Summer may not even be half over for many students, but parents are already beginning to think about back-to-school shopping, and they’re not waiting for retailers or anyone else to give them the go-ahead to get underway.
According to research from advertising automation company Rubicon Project, nearly a quarter (23%) of parents of K-12 students have already started their back-to-school shopping, and will continue to do so throughout the remainder of the break.
“The consumer has taken control of the shopping season,” Dallas Lawrence, senior vice president and head of corporate communications for Rubicon, tells Marketing Daily. “Mom and dad are deciding when they shop, where they shop and how they shop.”
During that time, spending is also expected to increase, with K-12 parents planning to spend an average of $873 per student this year (college parents are planning to spend more than $1,100 per student). Boosting those budgets is a need for more technology, which has moved to a position of prominence. Nearly two-fifths of parents (38%) intend to purchase products such as laptops, tablets and phones specifically for in-class use. Concurrently, more than a third (34%) of college-student parents and about a quarter of high-school parents plan to shop for new mobile plans this summer.
“A significant number of parents are making technology purchases based on in-class requirements,” Lawrence says. “Technology is becoming a necessity in the classroom.”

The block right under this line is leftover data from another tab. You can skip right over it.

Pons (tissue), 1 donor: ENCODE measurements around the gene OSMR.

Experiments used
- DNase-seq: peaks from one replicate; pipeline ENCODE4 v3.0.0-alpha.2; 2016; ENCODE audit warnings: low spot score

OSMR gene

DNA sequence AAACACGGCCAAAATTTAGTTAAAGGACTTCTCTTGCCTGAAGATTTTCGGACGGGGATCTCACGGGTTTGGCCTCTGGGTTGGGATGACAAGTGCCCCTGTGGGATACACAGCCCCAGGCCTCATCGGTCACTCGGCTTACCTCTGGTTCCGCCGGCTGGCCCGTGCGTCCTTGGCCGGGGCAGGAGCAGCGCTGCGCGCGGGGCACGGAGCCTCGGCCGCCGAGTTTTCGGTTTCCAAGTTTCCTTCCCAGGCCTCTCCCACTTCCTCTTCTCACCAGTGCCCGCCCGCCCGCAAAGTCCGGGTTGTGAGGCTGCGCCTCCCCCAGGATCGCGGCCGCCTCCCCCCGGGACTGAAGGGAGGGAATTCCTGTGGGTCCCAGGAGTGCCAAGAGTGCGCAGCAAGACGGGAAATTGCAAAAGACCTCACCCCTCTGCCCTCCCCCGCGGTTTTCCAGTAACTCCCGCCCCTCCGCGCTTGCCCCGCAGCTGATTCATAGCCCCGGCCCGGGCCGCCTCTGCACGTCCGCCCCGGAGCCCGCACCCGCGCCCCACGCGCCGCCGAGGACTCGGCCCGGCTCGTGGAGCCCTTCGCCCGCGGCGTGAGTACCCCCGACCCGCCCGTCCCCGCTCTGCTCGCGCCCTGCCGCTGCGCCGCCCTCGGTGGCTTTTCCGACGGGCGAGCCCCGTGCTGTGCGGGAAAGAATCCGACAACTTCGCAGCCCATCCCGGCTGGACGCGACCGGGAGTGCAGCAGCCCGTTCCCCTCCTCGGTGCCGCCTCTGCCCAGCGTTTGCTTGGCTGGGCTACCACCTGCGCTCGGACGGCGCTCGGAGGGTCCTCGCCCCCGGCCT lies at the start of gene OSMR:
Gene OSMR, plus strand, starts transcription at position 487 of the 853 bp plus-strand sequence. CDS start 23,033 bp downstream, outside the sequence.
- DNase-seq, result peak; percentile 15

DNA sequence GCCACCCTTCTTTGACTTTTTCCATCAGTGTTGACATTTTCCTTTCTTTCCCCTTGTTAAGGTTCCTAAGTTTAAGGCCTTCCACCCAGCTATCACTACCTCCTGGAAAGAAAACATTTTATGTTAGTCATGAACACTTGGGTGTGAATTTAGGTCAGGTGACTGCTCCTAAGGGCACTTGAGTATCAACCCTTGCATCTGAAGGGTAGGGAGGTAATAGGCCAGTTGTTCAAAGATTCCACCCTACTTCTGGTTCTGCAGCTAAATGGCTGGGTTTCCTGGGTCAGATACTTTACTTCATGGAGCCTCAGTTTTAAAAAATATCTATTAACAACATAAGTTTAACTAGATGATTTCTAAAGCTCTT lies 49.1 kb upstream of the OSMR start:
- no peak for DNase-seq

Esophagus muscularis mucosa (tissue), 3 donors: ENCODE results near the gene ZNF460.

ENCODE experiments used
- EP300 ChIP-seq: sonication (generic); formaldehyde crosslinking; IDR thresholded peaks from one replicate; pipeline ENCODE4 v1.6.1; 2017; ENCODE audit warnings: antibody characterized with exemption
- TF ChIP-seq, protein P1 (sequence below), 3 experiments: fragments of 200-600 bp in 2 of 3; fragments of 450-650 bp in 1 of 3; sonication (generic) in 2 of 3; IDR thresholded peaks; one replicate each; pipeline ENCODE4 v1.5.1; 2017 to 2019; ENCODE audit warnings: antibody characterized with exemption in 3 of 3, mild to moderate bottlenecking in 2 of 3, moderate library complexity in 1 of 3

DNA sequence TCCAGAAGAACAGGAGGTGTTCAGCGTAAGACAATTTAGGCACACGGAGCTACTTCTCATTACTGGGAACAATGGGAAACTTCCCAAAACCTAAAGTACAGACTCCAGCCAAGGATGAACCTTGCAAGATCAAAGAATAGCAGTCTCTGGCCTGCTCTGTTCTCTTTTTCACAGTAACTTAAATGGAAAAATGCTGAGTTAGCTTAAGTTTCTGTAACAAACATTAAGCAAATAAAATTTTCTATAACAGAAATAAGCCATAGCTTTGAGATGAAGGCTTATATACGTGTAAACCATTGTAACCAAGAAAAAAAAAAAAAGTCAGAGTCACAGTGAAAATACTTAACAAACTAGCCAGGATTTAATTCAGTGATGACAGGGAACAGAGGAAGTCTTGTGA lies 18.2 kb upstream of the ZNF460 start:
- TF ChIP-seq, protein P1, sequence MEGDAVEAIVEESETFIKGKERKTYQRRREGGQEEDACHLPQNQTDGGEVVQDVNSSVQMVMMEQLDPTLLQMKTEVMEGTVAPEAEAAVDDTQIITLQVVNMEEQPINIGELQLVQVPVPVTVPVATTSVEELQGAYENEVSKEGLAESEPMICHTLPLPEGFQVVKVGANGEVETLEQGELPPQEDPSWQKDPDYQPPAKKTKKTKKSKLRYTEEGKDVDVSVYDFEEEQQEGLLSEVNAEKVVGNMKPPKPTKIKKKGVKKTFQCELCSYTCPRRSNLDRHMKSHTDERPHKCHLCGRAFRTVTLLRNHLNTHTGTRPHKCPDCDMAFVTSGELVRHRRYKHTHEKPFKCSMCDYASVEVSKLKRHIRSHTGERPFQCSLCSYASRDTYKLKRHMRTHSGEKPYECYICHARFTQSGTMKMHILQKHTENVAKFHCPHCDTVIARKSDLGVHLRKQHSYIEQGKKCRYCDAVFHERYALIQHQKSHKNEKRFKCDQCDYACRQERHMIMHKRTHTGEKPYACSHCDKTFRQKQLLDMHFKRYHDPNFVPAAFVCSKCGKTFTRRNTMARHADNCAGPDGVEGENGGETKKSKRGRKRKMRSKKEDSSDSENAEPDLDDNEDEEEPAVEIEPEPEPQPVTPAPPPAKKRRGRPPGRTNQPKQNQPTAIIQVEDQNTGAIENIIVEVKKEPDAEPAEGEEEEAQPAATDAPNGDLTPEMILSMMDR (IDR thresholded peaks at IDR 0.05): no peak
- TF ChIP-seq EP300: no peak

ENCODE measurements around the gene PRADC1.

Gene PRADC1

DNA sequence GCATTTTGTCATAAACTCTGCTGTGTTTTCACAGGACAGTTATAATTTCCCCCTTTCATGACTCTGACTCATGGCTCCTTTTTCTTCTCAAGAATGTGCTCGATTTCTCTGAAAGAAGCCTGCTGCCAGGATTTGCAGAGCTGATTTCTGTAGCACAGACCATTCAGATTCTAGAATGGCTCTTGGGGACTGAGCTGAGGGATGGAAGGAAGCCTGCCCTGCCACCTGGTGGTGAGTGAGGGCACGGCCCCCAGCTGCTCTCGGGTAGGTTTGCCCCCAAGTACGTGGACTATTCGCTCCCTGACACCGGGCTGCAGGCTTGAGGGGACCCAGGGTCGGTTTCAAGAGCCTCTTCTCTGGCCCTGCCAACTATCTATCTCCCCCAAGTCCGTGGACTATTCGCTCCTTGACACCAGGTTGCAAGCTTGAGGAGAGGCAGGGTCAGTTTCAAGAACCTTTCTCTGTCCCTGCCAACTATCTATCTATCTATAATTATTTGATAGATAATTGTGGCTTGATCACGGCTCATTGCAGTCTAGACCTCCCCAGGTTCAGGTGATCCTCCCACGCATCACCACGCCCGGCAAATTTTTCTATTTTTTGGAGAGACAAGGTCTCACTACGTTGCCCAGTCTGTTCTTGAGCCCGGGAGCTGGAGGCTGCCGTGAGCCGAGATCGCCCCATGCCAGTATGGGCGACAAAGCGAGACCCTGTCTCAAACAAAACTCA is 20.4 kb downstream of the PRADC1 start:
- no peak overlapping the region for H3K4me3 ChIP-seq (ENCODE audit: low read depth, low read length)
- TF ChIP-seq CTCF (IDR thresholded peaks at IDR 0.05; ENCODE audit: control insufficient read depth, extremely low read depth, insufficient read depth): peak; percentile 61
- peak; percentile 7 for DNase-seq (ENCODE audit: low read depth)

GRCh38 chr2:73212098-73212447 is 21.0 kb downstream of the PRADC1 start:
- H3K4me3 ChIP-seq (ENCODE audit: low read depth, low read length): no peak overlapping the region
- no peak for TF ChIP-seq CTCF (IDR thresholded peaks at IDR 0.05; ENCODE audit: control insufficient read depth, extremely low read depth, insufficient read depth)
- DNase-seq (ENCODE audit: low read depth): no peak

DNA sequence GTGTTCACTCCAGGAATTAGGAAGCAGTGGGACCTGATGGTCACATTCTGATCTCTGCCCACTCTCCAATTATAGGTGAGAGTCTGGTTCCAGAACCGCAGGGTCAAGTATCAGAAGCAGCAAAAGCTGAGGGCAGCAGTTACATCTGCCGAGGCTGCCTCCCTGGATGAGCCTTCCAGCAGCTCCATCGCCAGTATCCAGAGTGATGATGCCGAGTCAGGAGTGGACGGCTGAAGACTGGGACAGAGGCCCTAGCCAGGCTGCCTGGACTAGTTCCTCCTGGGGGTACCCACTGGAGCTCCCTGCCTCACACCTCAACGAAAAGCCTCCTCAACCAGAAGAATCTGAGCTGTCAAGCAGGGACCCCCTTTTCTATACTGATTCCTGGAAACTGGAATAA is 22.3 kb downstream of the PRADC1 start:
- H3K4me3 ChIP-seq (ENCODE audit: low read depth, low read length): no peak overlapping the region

With more time to plan — and more products to shop for — consumers are more likely to be shopping around for deals wherever they can get them, Lawrence says. Nearly two-thirds of parents (61%) are looking at store sales and promotions when back-to-school shopping, and 74% said they prefer to shop at a big box retailer or large chain store if it meant a better deal.
People are also more likely to be swayed by digital advertising this summer. Nearly half of all parents said they spend more time online than in front of the television, which has changed the way they research and purchase goods. For instance, half of all college parents clicked on an online ad within the past seven days and nearly as many (49%) clicked on a mobile ad. About 40% of those parents also said they had made a purchase based on a mobile or online ad they had seen.
All of those factors lead to an opportunity for retailers and marketers to reach parents with relevant information and competitive pricing, long before the traditional back-to-school season begins, Lawrence says.
“[Parents] know what they need to buy, and they’re willing to buy it anywhere,” Lawrence says. “If you create value-driven advertising that helps people find [products] they need, they’re agnostic about where they get it from.”